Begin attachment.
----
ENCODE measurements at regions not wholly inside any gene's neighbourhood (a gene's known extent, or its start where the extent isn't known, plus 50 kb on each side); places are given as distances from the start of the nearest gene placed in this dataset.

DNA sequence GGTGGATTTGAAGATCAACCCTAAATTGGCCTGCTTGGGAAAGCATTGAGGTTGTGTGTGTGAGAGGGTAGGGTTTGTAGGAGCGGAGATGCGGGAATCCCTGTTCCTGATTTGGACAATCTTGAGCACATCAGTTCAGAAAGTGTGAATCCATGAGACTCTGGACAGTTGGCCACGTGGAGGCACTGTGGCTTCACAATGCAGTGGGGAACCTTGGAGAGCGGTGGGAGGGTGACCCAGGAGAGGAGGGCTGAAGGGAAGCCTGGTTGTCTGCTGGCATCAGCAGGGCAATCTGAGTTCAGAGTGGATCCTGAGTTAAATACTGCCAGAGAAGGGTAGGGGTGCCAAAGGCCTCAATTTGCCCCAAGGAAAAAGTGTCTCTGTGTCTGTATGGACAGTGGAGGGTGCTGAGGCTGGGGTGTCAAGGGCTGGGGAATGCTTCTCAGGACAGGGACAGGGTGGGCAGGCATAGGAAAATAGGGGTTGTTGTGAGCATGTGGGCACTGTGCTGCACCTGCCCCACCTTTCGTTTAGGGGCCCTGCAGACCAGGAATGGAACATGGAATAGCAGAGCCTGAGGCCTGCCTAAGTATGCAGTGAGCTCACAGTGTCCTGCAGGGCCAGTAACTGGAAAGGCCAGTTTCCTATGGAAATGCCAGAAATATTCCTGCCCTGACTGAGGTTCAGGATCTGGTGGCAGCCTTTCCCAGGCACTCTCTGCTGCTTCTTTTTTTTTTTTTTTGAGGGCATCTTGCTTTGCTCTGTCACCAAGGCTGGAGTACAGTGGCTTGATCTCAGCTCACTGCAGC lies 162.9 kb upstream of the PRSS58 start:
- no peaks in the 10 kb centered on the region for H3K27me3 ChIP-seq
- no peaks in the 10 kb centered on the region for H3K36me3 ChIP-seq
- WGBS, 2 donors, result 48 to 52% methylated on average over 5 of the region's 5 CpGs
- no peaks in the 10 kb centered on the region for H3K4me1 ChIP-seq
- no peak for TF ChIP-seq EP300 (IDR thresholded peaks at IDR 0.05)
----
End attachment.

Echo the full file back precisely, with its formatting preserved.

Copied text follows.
ENCODE measurements at regions not wholly inside any gene's neighbourhood (a gene's known extent, or its start where the extent isn't known, plus 50 kb on each side); places are given as distances from the start of the nearest gene placed in this dataset.

DNA sequence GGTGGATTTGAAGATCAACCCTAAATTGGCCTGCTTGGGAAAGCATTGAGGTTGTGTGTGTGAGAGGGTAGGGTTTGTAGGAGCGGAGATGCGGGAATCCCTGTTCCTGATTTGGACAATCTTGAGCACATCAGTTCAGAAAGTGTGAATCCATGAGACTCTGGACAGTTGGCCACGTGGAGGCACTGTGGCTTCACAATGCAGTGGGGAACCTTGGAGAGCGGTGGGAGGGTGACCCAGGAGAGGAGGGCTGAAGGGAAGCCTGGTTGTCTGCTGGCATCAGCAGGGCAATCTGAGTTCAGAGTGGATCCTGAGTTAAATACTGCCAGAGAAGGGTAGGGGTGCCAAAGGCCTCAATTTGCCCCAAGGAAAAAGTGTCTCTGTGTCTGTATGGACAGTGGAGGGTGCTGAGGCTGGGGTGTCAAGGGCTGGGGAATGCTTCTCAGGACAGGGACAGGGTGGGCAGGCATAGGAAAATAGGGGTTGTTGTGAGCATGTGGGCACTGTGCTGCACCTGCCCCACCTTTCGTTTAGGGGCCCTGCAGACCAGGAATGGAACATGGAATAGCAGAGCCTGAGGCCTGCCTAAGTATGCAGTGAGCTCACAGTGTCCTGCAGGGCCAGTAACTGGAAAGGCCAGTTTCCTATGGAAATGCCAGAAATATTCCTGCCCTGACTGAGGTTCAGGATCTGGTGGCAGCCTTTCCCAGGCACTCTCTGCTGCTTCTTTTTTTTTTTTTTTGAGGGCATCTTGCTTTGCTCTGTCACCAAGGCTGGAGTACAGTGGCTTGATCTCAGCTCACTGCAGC lies 162.9 kb upstream of the PRSS58 start:
- no peaks in the 10 kb centered on the region for H3K27me3 ChIP-seq
- no peaks in the 10 kb centered on the region for H3K36me3 ChIP-seq
- WGBS, 2 donors, result 48 to 52% methylated on average over 5 of the region's 5 CpGs
- no peaks in the 10 kb centered on the region for H3K4me1 ChIP-seq
- no peak for TF ChIP-seq EP300 (IDR thresholded peaks at IDR 0.05)